Be safe in #PittsburghParks – practice physical distancing (6-8 feet) – wash your hands before and after a park visit – avoid surfaces: benches, railings, fences, exercise equipment – playgrounds are closed – basketball hoops have been removed – tennis/pickleball courts closed – sports fields closed – no contact sports – no playdates in parks for kids – no pavilions – park facilities and amenities are closed – no restrooms, water fountains, etc. – if you are experiencing symptoms stay home!
9 April 2020 update: The City of Pittsburgh added restrictions to basketball, tennis and sports last week because people were not maintaining physical distance.
Pittsburghers, it’s up to us to keep our parks open. Maintain physical distance!
(images from the Pittsburgh Parks Conservancy; altered slightly by Kate St. John)
Around the world, more and more of us are under Stay At Home orders to stop the spread of COVID-19. Yesterday Governor Wolf announced that eight PA counties — 45% of Pennsylvanians — must Stay At Home through 6 April. Fortunately residents are permitted to “engage in outdoor activity, such as walking, hiking or running if they maintain social distancing” — i.e. stay at least 6 feet apart.
So I’ve been going outdoors alone … especially when the weather is drizzly, cold or gray because no one else is out there. I’ve seen lots of birds including red-winged blackbirds, hundreds of American robins, eastern phoebes, a brown-headed cowbird, a golden-crowned kinglet and a merlin(!) in Schenley Park.
I’ve also photographed some signs of spring, 18-24 March 2020. Flowers are blooming in Greenfield’s neighborhood gardens, above and below.
The earliest trees are beginning to leaf out including the bottlebrush buckeyes (Aesculus parviflora) in Schenley Park.
Cornelian cherry trees (Cornus mas) are in bloom at Schenley. Photos of the whole tree and a blossom closeup.
Yet the rest of the forest is still quite brown. The smaller American beech trees (Fagus grandifolia) stand out with dry pale leaves. Photo from afar and a close-up.
Squirrels were busy in Schenley Park this week. Some are so black that they look like a black hole in the landscape. Despite his color he’s just an eastern gray squirrel.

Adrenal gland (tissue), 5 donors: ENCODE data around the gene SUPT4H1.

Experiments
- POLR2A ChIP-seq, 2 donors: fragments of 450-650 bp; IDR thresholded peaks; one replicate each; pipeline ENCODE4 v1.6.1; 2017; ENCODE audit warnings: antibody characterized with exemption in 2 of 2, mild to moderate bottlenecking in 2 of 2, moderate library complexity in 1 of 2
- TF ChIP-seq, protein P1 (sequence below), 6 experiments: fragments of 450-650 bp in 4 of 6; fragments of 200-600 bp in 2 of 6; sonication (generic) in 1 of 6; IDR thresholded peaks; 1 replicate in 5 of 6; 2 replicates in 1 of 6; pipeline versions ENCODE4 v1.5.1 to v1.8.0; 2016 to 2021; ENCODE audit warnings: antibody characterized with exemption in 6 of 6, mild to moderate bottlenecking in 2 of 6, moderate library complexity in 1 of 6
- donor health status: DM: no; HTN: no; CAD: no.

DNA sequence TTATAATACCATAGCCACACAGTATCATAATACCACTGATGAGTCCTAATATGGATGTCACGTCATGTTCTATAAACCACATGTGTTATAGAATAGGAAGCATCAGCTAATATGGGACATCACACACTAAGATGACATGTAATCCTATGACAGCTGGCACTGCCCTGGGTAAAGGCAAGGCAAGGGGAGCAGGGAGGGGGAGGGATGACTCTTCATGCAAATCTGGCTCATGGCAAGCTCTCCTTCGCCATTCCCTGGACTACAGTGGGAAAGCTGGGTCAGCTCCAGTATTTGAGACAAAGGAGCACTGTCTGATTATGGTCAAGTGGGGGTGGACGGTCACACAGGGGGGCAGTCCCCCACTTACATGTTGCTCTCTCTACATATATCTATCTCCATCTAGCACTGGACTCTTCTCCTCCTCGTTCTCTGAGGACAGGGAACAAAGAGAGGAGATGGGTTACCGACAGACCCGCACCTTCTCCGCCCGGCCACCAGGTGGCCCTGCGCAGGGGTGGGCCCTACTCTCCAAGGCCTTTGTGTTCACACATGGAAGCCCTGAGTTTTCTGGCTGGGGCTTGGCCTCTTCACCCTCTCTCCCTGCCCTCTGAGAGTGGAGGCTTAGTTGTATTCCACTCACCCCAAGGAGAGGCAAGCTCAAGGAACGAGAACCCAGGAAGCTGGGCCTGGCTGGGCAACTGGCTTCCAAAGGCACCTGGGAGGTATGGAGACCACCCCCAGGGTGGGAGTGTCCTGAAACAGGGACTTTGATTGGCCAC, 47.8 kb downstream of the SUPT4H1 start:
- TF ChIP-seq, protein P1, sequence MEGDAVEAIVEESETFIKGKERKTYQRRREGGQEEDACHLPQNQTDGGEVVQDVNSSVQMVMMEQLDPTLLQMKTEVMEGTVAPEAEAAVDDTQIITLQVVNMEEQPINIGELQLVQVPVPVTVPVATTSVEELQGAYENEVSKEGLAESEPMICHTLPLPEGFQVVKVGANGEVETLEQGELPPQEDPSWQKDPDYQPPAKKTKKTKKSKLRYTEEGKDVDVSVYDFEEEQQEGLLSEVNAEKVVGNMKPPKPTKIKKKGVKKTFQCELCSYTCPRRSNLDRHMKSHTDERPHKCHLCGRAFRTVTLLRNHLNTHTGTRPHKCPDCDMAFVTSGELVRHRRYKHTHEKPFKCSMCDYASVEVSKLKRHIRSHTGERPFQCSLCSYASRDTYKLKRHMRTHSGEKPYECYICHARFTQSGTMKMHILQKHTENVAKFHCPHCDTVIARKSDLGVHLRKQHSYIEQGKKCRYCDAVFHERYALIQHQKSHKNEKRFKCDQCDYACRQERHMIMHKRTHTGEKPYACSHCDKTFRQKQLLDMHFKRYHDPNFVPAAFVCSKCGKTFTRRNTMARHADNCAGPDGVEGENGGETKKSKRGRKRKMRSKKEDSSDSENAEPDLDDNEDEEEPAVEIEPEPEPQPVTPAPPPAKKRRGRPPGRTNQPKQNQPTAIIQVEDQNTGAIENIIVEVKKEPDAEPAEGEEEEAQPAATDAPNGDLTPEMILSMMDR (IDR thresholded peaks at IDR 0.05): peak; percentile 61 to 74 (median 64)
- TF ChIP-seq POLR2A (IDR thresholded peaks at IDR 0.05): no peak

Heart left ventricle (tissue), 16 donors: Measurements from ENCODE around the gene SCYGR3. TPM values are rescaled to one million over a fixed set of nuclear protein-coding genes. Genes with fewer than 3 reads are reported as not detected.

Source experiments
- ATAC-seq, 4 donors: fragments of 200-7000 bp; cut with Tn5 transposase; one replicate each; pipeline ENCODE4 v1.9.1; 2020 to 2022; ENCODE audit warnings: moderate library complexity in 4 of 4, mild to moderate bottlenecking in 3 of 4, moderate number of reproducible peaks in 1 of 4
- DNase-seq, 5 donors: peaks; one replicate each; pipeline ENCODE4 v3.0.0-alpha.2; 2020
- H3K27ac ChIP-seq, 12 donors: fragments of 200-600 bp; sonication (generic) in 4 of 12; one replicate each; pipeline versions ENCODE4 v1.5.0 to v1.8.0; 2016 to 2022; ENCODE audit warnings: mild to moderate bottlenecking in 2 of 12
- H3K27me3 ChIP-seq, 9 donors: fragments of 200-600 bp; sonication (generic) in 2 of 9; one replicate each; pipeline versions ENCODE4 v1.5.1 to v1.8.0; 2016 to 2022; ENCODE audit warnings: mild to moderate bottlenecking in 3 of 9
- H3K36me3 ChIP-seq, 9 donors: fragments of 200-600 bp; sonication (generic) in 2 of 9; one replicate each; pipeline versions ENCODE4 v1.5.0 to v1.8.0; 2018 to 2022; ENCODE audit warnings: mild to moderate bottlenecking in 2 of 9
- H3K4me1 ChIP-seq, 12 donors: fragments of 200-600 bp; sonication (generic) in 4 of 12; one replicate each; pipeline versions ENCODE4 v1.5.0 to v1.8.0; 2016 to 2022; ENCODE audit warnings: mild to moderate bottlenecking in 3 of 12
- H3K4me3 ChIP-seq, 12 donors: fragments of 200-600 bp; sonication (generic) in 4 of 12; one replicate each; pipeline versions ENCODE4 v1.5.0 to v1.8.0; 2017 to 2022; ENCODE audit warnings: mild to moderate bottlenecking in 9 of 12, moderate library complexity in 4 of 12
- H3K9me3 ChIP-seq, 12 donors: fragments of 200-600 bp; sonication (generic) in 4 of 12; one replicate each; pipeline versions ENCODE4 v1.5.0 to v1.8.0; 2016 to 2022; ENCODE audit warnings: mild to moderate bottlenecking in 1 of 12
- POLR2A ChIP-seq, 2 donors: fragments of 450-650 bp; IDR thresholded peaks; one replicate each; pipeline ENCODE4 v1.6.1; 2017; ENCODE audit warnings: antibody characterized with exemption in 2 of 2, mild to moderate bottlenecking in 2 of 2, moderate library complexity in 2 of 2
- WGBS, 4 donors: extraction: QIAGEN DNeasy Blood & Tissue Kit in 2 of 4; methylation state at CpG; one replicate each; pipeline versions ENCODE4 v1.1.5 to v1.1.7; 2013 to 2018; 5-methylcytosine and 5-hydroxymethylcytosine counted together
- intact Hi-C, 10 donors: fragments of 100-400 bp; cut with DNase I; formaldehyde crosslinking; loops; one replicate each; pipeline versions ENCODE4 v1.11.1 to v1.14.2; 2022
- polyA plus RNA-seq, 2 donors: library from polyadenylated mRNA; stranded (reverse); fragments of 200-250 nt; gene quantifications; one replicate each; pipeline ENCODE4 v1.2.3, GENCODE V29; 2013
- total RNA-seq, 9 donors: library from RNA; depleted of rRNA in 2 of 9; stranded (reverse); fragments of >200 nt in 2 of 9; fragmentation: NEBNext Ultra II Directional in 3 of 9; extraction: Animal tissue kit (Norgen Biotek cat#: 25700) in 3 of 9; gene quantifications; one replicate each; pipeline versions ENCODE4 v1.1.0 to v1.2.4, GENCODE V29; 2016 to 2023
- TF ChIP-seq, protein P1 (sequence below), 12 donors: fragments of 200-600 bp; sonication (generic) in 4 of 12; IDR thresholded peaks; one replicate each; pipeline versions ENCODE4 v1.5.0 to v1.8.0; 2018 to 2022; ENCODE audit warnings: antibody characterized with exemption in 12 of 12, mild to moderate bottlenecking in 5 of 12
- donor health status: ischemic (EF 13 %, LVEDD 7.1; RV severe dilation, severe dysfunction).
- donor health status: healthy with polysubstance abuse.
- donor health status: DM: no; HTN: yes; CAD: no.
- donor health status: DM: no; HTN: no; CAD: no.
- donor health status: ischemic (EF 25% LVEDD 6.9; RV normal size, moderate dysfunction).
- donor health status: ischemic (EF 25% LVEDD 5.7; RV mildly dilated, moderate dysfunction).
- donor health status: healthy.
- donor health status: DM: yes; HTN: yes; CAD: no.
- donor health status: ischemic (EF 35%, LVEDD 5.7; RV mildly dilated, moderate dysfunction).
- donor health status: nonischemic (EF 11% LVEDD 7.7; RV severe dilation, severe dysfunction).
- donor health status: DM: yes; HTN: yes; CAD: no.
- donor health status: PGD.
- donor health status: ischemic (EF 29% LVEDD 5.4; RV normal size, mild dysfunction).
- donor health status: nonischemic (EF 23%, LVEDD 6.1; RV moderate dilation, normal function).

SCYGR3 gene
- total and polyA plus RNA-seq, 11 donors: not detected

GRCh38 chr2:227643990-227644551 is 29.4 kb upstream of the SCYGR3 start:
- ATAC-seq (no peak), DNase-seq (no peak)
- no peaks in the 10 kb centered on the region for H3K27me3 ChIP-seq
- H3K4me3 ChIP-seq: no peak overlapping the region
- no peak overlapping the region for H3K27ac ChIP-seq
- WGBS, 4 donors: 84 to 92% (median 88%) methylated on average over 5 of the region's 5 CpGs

This particular eastern screech-owl has been spending the winter in Schenley Park since at least 2015-2016. I saw him on Christmas Eve but my cellphone photo was too poor to use. Here’s a photo I took in January 2017.
Don’t forget to spend time outdoors in late December. There are still cool things to see.
By now our sewers are over 100 years old and too small to handle heavy rain. In some places it takes only a 1/4 inch to cause a sewer overflow, sending toilet paper to the rivers. Meanwhile climate change has brought frequent heavy downpours that flood some valleys with sewage, including the neighborhood below Schenley Park.
That neighborhood, called The Run, is located at the base of Four Mile Run’s watershed where all the old sewers converge before reaching the Monongahela River (highlighted in red on the 3D map below).
The less rainwater that enters the sewer system the better it is for The Run. Toward that end the Pittsburgh Water and Sewer Authority (PGH2O) is working in Schenley Park for the next several months, building detention swales along Overlook Drive and the Bridle Trail to channel stormwater away from the sewer system.
When the project is done they’ll plant more trees than they removed.
This morning 12 of us gathered at the Bartlett Shelter to kick off a bird walk in Schenley Park. The weather was very gray and cloudy, almost foggy, and we worked hard for every bird for more an hour and a half.
Then the sun came out at 10am and so did the birds. Our best sightings were in the last 15 minutes. We ran overtime to see them!